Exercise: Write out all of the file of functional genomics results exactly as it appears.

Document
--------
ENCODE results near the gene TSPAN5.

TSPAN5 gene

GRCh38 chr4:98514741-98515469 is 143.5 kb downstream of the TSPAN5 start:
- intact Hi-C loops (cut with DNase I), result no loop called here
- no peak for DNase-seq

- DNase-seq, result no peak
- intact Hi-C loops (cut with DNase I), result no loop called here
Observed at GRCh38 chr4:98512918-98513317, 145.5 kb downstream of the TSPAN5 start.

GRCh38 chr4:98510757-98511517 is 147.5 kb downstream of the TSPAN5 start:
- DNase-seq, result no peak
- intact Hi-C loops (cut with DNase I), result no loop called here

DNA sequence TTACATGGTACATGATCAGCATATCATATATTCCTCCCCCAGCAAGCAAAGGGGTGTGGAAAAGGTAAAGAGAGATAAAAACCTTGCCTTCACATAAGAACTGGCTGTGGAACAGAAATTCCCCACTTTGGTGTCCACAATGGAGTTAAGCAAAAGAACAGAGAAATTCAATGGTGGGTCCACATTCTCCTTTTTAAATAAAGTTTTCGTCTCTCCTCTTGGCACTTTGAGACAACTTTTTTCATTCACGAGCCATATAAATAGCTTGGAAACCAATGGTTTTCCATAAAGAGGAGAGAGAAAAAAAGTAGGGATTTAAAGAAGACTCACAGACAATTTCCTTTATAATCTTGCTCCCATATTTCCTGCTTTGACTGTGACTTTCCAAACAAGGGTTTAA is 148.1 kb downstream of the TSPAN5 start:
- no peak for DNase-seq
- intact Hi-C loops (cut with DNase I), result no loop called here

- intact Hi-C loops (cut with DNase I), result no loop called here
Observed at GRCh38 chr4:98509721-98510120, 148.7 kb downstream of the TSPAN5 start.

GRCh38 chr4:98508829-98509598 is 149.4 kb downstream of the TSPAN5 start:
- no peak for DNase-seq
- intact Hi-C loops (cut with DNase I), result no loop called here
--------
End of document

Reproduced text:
ENCODE results near the gene TSPAN5.

TSPAN5 gene

GRCh38 chr4:98514741-98515469 is 143.5 kb downstream of the TSPAN5 start:
- intact Hi-C loops (cut with DNase I), result no loop called here
- no peak for DNase-seq

- DNase-seq, result no peak
- intact Hi-C loops (cut with DNase I), result no loop called here
Observed at GRCh38 chr4:98512918-98513317, 145.5 kb downstream of the TSPAN5 start.

GRCh38 chr4:98510757-98511517 is 147.5 kb downstream of the TSPAN5 start:
- DNase-seq, result no peak
- intact Hi-C loops (cut with DNase I), result no loop called here

DNA sequence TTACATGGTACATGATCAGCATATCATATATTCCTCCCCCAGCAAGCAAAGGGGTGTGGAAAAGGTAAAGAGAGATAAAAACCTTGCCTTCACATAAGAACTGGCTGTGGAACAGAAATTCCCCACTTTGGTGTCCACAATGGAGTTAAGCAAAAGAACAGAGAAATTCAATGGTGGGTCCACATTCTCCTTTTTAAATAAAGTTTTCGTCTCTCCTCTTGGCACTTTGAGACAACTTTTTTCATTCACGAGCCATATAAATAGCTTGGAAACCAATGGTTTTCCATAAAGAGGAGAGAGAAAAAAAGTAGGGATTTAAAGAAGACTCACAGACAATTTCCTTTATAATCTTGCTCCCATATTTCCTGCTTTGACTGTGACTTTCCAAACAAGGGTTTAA is 148.1 kb downstream of the TSPAN5 start:
- no peak for DNase-seq
- intact Hi-C loops (cut with DNase I), result no loop called here

- intact Hi-C loops (cut with DNase I), result no loop called here
Observed at GRCh38 chr4:98509721-98510120, 148.7 kb downstream of the TSPAN5 start.

GRCh38 chr4:98508829-98509598 is 149.4 kb downstream of the TSPAN5 start:
- no peak for DNase-seq
- intact Hi-C loops (cut with DNase I), result no loop called here